Energy Pathways Project
Clean energy innovation is an issue that is of critical importance for the future well-being and prosperity of Canadians. In March 2002, responding to the challenges being faced by the global energy industry, including regional instability, depleting conventional resources, climate change and price volatility, the Canadian Academy of Engineering (CAE) released a study titled, Energy and Climate Change – A Canadian Engineering Perspective. It concluded that, “A long-term, sustainable energy strategy needs to be developed, which will necessarily require a larger choice of energy sources and technologies than [are] presently available”. The Report noted that the CAE could play an important role in the assessment of technologies that are already available or entirely new energy technologies.
With support from a group of eight Sponsors: Alberta Research Council; Natural Resources Canada; Suncor Energy; Petro-Canada; EnCana; AECL; Hatch; and the Alberta Energy Research Institute; a Task Force was formed in 2006 under the leadership of Dr. Clem Bowman, FCAE, to continue the work of the Academy on this subject. The specific goal of the Energy Pathways Task Force was to define the barriers that are preventing the development of economic and environmentally acceptable energy sources and carriers in Canada and to identify the technologies that can overcome these barriers. The focus of this project has been on technology options that would permit Canada to achieve its greenhouse gas (GHG) emission targets, while continuing to provide an adequate supply of energy, at competitive rates, to meet the growing demand for energy.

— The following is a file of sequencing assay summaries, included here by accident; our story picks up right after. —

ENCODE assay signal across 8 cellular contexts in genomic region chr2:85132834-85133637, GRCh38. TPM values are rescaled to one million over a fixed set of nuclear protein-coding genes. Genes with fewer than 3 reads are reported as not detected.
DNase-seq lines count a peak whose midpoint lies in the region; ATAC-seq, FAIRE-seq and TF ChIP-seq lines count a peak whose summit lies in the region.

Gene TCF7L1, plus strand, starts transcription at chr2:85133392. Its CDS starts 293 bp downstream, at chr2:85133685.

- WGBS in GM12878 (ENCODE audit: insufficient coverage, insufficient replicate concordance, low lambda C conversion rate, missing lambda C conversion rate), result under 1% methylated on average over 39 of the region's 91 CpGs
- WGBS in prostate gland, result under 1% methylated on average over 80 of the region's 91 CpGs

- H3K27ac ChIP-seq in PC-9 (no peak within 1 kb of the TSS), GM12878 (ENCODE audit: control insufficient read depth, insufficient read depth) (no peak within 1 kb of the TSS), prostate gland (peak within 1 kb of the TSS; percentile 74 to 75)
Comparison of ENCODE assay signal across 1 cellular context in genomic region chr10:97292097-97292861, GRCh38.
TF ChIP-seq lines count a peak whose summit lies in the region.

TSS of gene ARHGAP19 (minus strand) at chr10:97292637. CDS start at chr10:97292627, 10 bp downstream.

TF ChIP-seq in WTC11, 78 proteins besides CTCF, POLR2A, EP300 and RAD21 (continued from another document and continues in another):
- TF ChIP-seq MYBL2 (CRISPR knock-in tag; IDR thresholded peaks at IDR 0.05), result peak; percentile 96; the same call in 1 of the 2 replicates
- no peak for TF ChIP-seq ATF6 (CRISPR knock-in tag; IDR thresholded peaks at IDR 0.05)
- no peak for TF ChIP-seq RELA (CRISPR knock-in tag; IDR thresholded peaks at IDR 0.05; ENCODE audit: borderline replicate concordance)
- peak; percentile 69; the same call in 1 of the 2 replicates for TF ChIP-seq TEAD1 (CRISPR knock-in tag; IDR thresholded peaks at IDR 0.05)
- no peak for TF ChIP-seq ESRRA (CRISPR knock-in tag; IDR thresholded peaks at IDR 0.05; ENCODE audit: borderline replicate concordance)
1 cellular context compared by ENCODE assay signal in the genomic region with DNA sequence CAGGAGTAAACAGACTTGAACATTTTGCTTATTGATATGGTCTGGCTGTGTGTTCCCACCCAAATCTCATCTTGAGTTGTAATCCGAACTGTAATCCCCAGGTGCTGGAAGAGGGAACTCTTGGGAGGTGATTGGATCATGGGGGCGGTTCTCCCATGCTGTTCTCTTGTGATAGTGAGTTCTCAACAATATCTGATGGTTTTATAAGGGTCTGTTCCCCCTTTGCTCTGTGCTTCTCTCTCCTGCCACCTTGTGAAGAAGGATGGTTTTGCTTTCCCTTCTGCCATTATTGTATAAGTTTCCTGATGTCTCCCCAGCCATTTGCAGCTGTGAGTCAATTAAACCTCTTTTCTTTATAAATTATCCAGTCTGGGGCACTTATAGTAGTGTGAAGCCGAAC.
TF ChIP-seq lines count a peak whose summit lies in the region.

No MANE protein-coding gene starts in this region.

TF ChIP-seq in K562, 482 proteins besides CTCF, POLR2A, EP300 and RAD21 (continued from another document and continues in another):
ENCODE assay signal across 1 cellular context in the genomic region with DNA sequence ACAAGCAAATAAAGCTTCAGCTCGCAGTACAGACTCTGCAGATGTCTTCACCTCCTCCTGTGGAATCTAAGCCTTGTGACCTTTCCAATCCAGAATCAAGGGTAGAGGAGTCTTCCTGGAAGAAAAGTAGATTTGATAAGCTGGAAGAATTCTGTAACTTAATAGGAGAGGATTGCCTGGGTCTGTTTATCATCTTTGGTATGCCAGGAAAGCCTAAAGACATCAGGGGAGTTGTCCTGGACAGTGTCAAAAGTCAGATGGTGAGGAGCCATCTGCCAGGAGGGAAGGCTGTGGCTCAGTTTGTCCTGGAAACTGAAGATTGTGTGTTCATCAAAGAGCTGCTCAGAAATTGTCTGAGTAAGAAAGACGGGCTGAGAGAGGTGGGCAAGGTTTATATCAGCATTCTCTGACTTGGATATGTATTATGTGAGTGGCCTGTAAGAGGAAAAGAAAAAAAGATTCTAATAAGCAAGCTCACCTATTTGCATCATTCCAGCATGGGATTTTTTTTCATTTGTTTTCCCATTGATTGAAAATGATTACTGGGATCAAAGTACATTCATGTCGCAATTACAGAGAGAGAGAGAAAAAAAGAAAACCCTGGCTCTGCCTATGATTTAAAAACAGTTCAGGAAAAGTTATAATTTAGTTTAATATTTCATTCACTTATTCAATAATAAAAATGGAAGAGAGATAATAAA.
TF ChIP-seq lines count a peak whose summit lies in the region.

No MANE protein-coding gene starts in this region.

Trottier Energy Futures Project
The Trottier Energy Futures Project (TEFP) will chart a course for Canada to cut its energy-related greenhouse gas (GHG) emissions by 80% below 1990 levels by 2050.
The project is overseen by a board comprising the President of the Trottier Family Foundation, the Chief Executive Officer of the David Suzuki Foundation, and the President of the Canadian Academy of Engineering.
The Executive Summary and Project Summary for the TEFP describe the methods and results of the project, as well as recommendations for potential transition paths for the Canadian energy supply and demand systems.
This Presentation of the final results was made on 5 April 2016 at Ecole Polytechnique.
Task Force on Engineering in Canada’s Northern Oceans
This task force will be led by Ian Jordaan, Ken Croasdale, Bob Frederking and Peter Noble. They mean to study the development and transportation of resources, accounting for sovereignty, understanding & protecting the environment, and human safety. The study aims to recognize the potential effects of climate change on developments and engineering design, and identify technology gaps and objectives to address them.
Resilient Infrastructure Project
This project is co-chaired by Andreas Athienitis and Andrew Pape-Salmon. In March 2019, the CAE assembled Thought Leaders from the professional community, construction industry, academia and three levels of government to begin to work on a national “Roadmap to Resilient, Ultra-Low Energy Built Environment with Deep Integration of Renewables in 2050”, with an aim to achieve at least an 80% reduction in greenhouse gas (GHG) emissions in new and existing buildings and associated community infrastructure. The final communiqué from the meeting can be found here.